Every Little Helps – September 2011

Every Little HelpsLast month saw the worst and best behaviour I’ve seen in London. It’s still with me as I write this. I dislike moralising: being “the first to cast a stone” would be hypocritical and rather ironic. However, rampant consumerism must have influenced decisions people made to steal what they wanted: electronic goods, designer clothes but not books or (much) food. Unthinking, uncaring of consequences, selfish, rapacious, devastating.

Then came the amazing heart-warming local community response to the aftermath: donating goods and services, voluntary clean ups, sharing homes, remonstrating and standing up for what’s right. Generous, mindful, creative, energising, cooperative.

In bringing people together with a common purpose, what permanent positive changes will this have? I can’t avoid thinking of parallels with how our day-to-day buying decisions can effect the local and global environment, directly or indirectly.

Last year I wrote about over-buying and waste management – this year there’s a real possibility of two-weekly rubbish collections, charging for household waste tipping and the collapse of the waste disposal market (for lack of commercial places to put it). This could lead to an increase in fly-tipping and littering, but it would be great if the community response to waste was as effective as that following the riots.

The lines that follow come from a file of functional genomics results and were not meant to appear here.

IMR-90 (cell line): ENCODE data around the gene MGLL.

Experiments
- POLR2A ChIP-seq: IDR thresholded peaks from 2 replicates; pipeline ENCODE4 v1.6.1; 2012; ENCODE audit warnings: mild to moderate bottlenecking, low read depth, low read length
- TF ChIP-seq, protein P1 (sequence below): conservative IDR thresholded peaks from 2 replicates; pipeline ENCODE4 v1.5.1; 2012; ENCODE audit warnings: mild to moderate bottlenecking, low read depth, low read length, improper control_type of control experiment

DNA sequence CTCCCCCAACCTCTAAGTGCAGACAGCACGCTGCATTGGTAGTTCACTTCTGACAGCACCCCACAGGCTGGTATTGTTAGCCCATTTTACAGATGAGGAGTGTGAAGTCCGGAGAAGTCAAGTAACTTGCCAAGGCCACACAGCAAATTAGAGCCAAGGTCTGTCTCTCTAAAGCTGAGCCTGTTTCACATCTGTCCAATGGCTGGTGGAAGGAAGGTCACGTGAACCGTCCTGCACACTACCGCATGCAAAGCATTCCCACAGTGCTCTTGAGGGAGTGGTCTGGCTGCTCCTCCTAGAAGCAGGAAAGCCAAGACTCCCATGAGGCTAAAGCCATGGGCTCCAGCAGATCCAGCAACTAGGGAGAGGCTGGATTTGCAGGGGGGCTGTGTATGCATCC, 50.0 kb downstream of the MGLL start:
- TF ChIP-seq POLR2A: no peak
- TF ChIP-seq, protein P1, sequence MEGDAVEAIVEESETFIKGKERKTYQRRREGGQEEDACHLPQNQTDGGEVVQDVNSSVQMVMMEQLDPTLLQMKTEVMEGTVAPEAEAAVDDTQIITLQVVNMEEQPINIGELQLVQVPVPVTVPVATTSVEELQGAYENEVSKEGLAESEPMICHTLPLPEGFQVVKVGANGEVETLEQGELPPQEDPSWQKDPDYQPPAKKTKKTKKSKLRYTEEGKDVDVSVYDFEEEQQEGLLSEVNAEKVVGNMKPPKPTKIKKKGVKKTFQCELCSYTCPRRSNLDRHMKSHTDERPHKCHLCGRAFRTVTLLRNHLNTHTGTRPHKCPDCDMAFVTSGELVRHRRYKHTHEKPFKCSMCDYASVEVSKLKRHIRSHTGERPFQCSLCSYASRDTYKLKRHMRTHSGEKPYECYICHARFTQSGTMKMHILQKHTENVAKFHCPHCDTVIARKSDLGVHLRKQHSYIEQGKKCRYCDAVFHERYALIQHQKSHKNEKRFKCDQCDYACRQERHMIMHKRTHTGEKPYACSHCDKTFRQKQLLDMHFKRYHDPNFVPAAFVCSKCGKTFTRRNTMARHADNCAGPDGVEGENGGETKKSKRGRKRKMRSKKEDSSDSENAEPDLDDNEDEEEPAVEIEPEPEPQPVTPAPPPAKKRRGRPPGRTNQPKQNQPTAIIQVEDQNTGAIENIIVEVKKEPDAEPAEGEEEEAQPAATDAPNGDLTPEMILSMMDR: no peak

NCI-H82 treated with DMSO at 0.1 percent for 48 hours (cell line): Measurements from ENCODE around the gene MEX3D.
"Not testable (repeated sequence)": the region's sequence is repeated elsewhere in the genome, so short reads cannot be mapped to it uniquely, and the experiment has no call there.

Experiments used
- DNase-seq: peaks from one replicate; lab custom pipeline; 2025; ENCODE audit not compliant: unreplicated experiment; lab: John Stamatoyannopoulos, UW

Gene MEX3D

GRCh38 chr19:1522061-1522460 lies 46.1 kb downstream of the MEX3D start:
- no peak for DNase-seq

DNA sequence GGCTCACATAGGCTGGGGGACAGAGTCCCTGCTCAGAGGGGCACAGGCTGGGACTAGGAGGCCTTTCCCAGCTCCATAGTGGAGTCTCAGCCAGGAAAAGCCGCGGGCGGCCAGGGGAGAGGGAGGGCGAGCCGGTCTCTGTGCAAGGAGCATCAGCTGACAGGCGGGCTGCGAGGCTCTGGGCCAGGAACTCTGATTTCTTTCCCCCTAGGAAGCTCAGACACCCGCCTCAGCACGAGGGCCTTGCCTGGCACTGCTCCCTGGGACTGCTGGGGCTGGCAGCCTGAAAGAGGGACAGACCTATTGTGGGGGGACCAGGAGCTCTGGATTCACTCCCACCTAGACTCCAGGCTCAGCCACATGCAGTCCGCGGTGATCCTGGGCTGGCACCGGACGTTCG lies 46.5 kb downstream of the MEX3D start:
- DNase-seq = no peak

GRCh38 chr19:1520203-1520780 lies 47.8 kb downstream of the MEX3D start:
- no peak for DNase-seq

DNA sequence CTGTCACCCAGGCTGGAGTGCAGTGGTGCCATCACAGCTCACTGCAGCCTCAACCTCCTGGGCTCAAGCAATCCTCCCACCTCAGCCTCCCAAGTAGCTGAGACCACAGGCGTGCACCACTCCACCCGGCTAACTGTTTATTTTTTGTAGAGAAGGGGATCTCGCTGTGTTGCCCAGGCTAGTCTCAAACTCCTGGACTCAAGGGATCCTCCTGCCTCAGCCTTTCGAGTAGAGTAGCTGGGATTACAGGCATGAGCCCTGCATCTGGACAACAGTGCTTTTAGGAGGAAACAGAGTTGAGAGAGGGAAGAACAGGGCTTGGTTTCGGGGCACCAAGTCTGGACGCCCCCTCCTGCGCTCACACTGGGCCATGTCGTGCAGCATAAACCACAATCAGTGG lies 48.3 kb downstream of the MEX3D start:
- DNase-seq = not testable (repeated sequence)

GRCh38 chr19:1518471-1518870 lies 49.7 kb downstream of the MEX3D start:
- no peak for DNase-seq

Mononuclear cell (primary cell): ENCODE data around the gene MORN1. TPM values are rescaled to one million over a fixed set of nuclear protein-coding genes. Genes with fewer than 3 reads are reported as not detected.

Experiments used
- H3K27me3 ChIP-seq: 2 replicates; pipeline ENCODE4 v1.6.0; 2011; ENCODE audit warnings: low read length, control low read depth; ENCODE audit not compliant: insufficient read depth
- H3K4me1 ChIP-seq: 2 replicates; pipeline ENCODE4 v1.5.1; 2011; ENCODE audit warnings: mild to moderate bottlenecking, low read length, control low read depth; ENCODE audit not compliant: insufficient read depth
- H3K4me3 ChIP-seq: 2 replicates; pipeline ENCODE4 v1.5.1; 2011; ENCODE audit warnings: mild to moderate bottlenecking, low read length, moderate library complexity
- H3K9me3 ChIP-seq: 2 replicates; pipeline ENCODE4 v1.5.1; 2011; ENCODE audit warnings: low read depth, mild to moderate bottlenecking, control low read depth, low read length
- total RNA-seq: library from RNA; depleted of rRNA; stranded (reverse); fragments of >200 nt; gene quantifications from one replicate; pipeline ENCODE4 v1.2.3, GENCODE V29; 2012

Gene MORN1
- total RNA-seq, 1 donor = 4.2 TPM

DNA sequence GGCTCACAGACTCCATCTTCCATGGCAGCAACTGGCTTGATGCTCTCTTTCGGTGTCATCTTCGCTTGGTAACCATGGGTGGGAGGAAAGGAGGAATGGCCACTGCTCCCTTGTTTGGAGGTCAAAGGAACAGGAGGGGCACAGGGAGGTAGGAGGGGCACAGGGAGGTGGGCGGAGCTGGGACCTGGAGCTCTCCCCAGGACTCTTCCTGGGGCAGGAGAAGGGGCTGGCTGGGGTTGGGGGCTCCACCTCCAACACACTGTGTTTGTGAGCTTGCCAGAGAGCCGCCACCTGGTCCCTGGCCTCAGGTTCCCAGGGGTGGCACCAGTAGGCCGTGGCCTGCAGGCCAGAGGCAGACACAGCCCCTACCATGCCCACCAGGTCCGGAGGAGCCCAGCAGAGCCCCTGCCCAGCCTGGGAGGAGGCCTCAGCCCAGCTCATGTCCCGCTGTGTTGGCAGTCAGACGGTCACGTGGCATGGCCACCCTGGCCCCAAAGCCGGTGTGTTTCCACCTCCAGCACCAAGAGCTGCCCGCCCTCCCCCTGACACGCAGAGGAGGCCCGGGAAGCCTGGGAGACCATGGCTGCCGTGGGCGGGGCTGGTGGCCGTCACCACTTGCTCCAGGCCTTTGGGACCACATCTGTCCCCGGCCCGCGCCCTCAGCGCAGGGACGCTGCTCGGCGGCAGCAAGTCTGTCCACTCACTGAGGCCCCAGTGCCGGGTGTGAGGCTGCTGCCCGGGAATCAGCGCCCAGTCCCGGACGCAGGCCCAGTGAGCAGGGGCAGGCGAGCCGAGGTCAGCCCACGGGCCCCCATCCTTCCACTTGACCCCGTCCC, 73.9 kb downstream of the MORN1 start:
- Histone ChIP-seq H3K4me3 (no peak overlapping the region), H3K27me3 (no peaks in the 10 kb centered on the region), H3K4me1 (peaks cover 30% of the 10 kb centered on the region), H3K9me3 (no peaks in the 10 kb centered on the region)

Clearly it takes a lot to get the majority of people even to voice opposition to wrong thinking, let alone change the ways of life they are used to. That’s why there are scare stories about climate change: people who want change to happen try to motivate us through visions of the apocalypse. That doesn’t really change what we do.

Small acts of random kindness; thoughtfully choosing what we actually need; returning unnecessary packaging to sender; disposing of all waste appropriately – we can all do that. When we do it together, it makes a real difference, locally and long-term.

Here’s a place to help in Haringey


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